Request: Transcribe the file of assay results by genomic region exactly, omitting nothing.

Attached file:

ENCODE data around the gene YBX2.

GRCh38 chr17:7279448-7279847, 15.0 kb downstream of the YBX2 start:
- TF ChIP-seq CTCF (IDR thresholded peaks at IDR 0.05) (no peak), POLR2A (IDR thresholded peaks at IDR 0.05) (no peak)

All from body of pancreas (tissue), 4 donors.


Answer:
ENCODE data around the gene YBX2.

GRCh38 chr17:7279448-7279847, 15.0 kb downstream of the YBX2 start:
- TF ChIP-seq CTCF (IDR thresholded peaks at IDR 0.05) (no peak), POLR2A (IDR thresholded peaks at IDR 0.05) (no peak)

All from body of pancreas (tissue), 4 donors.